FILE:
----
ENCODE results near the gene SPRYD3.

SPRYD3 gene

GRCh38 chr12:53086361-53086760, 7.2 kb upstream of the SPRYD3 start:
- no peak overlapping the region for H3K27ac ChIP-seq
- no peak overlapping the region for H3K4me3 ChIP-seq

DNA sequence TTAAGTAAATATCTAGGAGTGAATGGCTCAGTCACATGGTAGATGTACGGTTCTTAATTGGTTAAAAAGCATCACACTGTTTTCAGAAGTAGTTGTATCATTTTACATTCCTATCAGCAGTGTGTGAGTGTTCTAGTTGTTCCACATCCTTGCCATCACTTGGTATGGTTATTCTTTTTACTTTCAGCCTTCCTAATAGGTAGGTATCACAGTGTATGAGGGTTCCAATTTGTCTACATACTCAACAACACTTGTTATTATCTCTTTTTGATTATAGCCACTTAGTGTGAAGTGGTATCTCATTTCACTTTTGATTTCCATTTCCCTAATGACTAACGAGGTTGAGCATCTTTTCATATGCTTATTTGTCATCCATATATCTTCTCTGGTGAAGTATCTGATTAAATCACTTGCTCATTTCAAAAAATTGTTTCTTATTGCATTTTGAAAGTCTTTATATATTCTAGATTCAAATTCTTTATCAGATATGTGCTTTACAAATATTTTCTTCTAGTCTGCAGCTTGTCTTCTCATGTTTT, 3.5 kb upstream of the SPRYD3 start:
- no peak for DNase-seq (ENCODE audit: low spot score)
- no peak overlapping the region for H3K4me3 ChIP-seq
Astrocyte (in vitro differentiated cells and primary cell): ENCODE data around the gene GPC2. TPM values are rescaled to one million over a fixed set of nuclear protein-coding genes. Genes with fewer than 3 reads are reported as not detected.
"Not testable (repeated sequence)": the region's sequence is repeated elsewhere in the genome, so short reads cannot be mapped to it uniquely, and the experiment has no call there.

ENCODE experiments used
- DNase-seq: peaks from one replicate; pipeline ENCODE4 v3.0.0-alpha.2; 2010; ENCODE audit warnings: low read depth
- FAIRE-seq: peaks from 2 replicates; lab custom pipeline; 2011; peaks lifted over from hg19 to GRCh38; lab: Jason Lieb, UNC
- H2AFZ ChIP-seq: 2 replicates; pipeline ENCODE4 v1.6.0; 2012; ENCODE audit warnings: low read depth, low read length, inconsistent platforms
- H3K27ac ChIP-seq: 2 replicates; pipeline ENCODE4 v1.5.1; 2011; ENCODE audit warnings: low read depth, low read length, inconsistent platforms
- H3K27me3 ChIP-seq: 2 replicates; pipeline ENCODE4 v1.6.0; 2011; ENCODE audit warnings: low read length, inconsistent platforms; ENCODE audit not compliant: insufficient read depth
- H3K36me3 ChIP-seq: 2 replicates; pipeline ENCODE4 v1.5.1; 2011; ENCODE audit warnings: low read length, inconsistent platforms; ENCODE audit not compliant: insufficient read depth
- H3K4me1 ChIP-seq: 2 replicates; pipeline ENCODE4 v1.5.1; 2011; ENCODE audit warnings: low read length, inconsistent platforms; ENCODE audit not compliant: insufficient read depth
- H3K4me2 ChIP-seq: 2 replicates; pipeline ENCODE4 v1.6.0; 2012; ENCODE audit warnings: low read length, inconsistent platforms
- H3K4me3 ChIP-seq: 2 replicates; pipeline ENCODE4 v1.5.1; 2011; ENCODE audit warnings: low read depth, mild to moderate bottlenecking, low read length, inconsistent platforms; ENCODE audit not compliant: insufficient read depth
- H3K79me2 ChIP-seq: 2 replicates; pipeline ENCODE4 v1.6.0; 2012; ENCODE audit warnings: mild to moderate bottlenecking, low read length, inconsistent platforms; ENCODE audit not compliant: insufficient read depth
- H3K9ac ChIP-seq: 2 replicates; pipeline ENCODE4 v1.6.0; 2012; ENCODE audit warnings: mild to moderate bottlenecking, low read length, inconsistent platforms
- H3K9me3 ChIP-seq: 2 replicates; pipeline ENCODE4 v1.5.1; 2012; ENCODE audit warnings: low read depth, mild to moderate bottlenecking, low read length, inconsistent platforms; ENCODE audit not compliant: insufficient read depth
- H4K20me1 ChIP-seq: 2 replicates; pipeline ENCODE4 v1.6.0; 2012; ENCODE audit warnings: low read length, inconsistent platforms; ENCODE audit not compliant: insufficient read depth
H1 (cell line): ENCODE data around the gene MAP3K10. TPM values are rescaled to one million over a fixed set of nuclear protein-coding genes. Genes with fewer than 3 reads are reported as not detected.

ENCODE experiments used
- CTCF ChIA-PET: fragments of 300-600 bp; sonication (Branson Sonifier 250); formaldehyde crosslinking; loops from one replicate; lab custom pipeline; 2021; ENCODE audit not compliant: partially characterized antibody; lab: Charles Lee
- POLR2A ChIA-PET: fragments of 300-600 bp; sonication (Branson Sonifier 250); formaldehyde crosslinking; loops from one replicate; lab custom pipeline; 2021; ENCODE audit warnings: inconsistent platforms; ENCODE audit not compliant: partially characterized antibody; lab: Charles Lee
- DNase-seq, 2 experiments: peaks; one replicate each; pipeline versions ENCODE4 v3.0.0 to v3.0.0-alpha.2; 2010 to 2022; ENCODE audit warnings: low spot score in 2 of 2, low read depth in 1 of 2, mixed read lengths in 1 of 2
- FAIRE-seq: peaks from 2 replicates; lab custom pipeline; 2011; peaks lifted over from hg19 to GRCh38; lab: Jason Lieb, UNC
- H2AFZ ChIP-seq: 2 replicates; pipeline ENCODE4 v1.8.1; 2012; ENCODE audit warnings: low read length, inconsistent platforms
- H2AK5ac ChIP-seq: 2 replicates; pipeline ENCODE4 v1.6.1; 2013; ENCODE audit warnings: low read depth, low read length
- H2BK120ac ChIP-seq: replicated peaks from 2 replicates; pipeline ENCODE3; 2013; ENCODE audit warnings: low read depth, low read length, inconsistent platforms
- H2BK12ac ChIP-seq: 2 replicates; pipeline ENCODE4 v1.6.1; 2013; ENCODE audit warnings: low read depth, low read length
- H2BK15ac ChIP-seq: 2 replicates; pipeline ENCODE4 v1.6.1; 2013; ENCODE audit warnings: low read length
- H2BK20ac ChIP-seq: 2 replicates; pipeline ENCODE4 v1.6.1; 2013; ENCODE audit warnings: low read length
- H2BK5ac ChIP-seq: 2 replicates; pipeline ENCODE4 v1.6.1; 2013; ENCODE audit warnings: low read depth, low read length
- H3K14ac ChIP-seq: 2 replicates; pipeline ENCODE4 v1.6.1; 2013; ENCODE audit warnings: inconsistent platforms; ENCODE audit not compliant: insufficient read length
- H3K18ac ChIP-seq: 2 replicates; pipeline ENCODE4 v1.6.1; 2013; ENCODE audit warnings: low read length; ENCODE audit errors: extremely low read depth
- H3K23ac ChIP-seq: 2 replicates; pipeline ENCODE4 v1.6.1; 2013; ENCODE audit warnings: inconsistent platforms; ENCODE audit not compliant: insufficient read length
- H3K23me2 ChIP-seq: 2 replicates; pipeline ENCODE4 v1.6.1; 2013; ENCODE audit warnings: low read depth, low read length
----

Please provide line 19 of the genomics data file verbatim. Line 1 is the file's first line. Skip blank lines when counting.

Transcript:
- H3K4me2 ChIP-seq: 2 replicates; pipeline ENCODE4 v1.6.0; 2012; ENCODE audit warnings: low read length, inconsistent platforms